A book recommended by the Strelka team that explores the new typology of the post-human and shows how technology and artificial intelligence are now computing, conditioning, and constructing our world. Edited by Liam Young.
This issue of Architectural Design (AD) discusses how the most significant architectural spaces in the world are now entirely empty of people. The data centers, telecommunications networks, distribution warehouses, unmanned ports, and industrialized agriculture that define the very nature of who we are today are at the same time places we can never visit. Instead, they are occupied by server stacks and hard drives, logistics bots and mobile shelving units, autonomous cranes and container ships, robot vacuum cleaners and internet-connected toasters, driverless tractors and taxis. This issue is an atlas of sites, architectures, and infrastructures that are not built for us, but whose form, materiality, and purpose are configured to anticipate the patterns of machine vision and habitation rather than our own. We are said to be living in a new geological epoch, the Anthropocene, in which humans are the dominant force shaping the planet. This collection of spaces, however, more accurately constitutes an era of the Post-Anthropocene, a period where technology and artificial intelligence now compute, condition, and construct our world. Marking the end of human-centred design, the issue turns its attention to the new typologies of the post-human, architecture without people, and our endless expanse of Machine Landscapes.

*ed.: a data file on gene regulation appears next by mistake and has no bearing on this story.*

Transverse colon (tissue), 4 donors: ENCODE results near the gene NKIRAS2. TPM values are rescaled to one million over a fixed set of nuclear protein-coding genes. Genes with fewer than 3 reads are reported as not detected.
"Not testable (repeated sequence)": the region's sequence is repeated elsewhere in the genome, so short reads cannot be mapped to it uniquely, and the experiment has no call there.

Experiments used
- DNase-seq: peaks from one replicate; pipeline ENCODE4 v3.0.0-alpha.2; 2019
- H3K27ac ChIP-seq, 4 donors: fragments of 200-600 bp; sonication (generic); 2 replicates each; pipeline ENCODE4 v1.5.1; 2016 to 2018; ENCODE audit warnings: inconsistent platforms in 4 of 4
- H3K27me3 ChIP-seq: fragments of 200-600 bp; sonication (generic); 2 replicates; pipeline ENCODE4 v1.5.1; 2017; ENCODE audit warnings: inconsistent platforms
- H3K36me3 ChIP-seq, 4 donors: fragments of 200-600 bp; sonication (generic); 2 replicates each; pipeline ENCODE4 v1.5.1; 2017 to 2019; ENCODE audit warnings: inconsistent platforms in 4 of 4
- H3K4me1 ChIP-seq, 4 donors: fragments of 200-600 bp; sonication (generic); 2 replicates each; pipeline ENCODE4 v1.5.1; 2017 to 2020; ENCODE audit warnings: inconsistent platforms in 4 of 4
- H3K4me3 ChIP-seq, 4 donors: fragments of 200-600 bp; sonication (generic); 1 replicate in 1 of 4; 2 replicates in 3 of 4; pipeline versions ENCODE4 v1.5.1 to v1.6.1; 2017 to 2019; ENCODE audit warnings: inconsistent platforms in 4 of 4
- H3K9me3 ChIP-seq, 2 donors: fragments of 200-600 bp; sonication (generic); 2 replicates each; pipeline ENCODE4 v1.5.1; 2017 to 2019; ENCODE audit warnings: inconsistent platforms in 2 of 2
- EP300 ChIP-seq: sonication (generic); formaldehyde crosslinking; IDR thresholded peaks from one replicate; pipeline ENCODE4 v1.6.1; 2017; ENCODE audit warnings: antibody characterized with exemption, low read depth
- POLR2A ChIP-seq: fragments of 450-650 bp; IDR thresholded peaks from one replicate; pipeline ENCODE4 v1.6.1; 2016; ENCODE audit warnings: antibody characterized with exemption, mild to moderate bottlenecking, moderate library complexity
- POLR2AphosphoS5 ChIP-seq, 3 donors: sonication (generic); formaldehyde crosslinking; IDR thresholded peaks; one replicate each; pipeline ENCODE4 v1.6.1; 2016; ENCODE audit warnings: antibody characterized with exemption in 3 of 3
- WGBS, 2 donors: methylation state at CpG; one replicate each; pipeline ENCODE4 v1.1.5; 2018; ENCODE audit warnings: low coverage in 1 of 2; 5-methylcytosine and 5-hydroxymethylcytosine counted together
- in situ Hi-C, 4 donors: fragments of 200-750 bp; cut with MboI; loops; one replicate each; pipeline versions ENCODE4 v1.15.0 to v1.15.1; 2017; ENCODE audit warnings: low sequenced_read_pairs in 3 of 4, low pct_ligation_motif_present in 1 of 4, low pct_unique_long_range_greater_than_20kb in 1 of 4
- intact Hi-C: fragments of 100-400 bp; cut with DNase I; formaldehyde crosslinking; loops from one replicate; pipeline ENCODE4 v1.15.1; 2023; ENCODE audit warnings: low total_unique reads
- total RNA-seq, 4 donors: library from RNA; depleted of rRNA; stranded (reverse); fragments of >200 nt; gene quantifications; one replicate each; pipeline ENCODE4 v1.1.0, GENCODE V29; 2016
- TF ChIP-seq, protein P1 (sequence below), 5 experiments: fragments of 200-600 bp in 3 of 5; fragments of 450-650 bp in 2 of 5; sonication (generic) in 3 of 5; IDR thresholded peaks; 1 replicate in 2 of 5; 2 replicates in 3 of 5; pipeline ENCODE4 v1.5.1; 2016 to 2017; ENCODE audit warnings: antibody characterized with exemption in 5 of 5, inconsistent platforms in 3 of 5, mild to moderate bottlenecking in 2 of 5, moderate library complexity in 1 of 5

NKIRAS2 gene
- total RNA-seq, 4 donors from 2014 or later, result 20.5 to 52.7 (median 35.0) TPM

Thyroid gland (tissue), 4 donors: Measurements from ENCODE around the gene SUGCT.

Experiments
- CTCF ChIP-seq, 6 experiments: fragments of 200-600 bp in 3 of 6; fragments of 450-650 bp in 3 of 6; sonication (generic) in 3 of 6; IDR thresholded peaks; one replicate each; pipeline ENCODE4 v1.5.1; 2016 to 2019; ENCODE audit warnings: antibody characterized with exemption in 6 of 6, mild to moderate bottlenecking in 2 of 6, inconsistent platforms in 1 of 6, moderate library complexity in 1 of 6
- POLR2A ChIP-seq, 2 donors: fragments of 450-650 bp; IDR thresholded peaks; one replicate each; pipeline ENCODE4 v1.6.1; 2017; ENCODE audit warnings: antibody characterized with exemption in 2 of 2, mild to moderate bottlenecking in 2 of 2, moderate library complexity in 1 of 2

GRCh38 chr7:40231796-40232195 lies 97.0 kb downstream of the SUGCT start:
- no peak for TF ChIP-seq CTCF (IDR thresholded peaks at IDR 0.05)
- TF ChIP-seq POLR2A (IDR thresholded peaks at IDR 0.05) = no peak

Contributors: Former Strelka Program Director Rem Koolhaas, current Strelka Program Director Benjamin H. Bratton, Strelka faculty members Geoff Manaugh and Trevor Paglen; visiting lecturers Merve Bedir and Jason Hilgefort; as well as Ingrid Burrington, Ian Cheng, Cathryn Dwyre, Chris Perry, David Salomon and Kathy Velikov, John Gerrard, Alice Gorman, Adam Harvey, Jesse LeCavalier, Xingzhe Liu, Clare Lyster, Tim Maughan, Simone C. Niquille, Jenny Odell, Ben Roberts.
Featured interviews: Deborah Harrison, designer of Microsoft’s Cortana; and Paul Inglis, designer of the urban landscapes of Blade Runner 2049.
You can purchase the book here.
Liam Young is an architect, filmmaker, fiction and entertainment coordinator of the Design Studio at SCI-Arc, and the core faculty member at Strelka Institute’s The New Normal program.